ZJ Tie Rod Conversion

So, there I was after the Round #2 build up.  I had 35″ MTRs on Lady.  I was sitting on 6″ of lift and the Tera 4:1 was going to get me over obstacles that I had not tried before.  So…..yep….I was a bit nervous about the stock tie rod setup.  I mean, have you really taken a close look at it?  It is not exactly what one would call over built, if you know what I mean.  With the possibility of a Rubicon trip looming in the future, I wanted something up front that was going to keep the front tires pointed in the right direction.

I spoke with the guys at O-R Fab, who have done some steering conversions for TJs.  Scott K., a local Phoenix Jeeper I run trails with, had O-R Fab do a heavy duty tie rod conversion on his ’97 TJ.  If memory serves me, they used 1 ton GM components.  It involved drilling out the steering knuckle to accept the larger ball studs that were used.  After considering this method, I decided to go a different route.

One of my California Jeepin’ buddies, Robert Yates, told me about using a ZJ tie rod from a V-8 on his TJ.  He said it was a bolt on replacement for the stock tie rod and resulted in a much stronger setup.  I exchanged some e-mail with Robert some time back and got some more info on it.  This topic also comes up fairly often on JU and I copied some of the info from a thread the last time it was discussed.

Since I was due for a front end alignment after having had some welding done on the D-30, I decided I might as well get the new tie rod before the alignment.  If not, I would be back at the shop for a toe-in adjustment once the tie rod was installed.   

Here is a picture of the soon to be replaced tie-rod end and the threaded end of the new tie rod end.  As you can see, it is a bit larger.  I took some measurements while in the garage.  The threaded section of the factory tie rod end measures .65″ in diameter.  The ZJ end measures 1″.  

The other major difference is the construction of the tie rod itself.  The factory TJ rod measures .88″ O.D. and is hollow tubing.  On the other hand, the ZJ tie rod is 1″ O.D. The ZJ tie rod and tie rod end are joined by a regular adjusting sleeve, like the one located near the pitman arm end of the drag link.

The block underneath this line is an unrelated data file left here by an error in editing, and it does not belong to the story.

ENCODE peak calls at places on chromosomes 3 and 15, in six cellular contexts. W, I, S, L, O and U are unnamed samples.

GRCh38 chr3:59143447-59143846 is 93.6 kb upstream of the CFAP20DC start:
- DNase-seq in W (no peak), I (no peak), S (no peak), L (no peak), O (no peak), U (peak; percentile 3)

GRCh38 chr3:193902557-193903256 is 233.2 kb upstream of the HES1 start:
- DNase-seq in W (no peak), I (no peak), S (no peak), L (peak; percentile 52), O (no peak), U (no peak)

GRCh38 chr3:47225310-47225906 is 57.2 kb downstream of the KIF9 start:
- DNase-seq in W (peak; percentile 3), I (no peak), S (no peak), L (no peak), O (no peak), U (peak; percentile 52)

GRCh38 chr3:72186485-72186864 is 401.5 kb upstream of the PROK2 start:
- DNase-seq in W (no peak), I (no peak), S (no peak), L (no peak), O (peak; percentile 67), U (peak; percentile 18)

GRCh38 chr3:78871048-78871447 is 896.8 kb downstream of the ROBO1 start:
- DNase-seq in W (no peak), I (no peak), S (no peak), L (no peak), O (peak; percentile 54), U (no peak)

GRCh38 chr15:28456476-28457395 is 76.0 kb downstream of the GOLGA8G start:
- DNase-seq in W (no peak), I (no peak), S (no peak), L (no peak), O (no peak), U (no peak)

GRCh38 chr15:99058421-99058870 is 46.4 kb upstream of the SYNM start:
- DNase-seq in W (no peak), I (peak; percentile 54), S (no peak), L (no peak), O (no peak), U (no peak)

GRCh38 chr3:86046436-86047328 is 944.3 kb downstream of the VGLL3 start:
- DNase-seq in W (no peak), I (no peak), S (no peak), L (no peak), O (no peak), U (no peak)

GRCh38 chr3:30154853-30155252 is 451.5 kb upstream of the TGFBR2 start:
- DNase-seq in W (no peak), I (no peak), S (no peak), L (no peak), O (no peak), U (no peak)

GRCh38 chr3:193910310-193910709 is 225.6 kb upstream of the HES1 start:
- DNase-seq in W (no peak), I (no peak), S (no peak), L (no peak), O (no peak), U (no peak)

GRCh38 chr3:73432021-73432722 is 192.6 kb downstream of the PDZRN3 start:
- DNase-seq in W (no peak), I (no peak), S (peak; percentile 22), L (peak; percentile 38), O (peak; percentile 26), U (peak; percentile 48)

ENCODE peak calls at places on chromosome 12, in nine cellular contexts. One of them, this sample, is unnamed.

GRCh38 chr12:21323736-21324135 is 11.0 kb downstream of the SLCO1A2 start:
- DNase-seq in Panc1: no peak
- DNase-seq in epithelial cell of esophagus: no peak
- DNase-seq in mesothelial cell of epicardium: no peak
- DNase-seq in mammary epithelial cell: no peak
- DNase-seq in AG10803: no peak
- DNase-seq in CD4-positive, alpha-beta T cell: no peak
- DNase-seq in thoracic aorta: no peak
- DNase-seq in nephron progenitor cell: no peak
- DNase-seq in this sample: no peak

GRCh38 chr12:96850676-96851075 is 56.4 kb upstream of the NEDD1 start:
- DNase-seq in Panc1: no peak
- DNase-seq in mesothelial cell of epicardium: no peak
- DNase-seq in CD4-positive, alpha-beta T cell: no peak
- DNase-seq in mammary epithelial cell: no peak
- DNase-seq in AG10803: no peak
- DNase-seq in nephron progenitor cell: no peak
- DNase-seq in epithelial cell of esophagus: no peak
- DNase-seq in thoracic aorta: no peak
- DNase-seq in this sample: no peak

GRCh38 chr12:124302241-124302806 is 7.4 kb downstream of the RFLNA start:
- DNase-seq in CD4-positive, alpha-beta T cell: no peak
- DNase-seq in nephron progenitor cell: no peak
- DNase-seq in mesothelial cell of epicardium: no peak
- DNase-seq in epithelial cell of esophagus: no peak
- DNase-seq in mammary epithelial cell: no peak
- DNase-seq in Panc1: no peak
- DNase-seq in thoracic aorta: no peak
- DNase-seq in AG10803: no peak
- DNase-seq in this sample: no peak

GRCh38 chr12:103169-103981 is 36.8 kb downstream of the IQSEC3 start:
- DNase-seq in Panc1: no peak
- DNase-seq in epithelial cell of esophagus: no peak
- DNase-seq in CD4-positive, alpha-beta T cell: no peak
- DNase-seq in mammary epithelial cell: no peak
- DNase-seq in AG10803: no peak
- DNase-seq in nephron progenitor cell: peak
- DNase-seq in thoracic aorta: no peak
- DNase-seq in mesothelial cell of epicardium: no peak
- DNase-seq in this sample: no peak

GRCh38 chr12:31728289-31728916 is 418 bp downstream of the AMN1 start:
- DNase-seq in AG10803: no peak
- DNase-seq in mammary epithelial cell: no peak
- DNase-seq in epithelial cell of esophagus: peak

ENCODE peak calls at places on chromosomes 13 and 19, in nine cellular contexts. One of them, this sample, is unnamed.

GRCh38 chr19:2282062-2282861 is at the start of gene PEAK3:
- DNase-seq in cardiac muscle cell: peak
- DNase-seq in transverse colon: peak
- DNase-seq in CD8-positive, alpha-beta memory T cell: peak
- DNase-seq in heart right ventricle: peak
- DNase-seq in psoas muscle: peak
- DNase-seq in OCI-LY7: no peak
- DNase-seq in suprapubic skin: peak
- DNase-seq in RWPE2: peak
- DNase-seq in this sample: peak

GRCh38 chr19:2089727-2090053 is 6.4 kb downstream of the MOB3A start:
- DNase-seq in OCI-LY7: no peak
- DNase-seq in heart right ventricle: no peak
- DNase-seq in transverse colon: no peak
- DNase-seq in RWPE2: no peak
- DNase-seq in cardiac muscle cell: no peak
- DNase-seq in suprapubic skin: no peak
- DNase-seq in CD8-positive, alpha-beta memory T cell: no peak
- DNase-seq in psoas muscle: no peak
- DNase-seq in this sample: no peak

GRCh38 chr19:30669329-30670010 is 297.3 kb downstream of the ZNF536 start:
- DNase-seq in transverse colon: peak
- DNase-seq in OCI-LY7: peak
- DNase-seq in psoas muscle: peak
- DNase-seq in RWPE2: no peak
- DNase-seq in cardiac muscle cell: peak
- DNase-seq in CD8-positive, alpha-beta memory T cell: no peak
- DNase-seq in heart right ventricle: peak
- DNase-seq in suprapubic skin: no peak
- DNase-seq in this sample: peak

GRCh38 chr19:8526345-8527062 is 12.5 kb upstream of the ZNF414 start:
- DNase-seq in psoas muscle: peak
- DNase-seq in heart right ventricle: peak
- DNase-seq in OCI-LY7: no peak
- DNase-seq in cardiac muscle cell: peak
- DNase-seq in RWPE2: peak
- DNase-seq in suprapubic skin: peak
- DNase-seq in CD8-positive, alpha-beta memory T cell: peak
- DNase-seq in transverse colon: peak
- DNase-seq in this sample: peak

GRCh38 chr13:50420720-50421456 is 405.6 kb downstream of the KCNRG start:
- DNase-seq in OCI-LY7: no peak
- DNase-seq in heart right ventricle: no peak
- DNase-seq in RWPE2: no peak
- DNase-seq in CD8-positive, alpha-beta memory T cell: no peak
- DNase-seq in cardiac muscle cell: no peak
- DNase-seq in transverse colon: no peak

I purchased the replacement ZJ parts at a local Napa Auto Parts store (another reason I like this conversion because spare parts can be obtained from virtually any auto parts outlet….no custom ends to get from the aftermarket manufacturer).  Here are the Napa part numbers in case you want to save some time with the counter  person.  You will need one each of the below listed parts.  These are for a ’98 Jeep Grand Cherokee w/ 5.2L V-8 engine.  It is my understanding that the same parts are valid starting at the ’95 model year, but I have not verified this.  Note that the Moog tie rod was obtained at the NAPA store….it just doesn’t have a NAPA part number.



Part Number

Tie Rod End

269-2788 (Napa #)
ES3096L (Moog #)

Adjusting Sleeve 269-1134 (Napa #)
ES2079S (Moog #)
Tie Rod  NCP 269-6085 (Napa #) or
DS1312  (Moog #)


  Although I have not verified this personally, I got the NAPA # for the TJ drag link off of a forum.  It is supposedly 269-6090.  NAPA lists it as a R.H. Outer Tie Rod instead of a drag link.  The price quoted in the forum posting was about $70.  The poster stated it was dimensionally identical to the factory drag link.  If you have bent your existing drag link (35″ tires will slowly do that) or you are looking for a spare, this sounds like reasonably priced option.

July 16, 2001 

I stopped by my local alignment shop (Roosevelt Alignment) this morning to have my caster and toe adjusted.  I had stopped by last week and set up an appointment with Joe.  Since Joe and Vince where going to be right there where the old tie rod was, I figured they might as well install the new tie rod and do the alignment after that.  Joe removed my old tie rod and end together, so I’ll be able to use it as a trail spare.  As it is now, it is “sitting close enough” so I can use it to drive home with and still have tires left when I get there.

Here is the business end of the new ZJ rod after Joe and Vince got it into placed and all locked down. As I indicated above, it is substantially “beefier”. Before Joe installed it, he handed me both tie rods. Needless to say the ZJ assembly was much heavier. It will go a long ways in keeping the MT/Rs pointed straight ahead.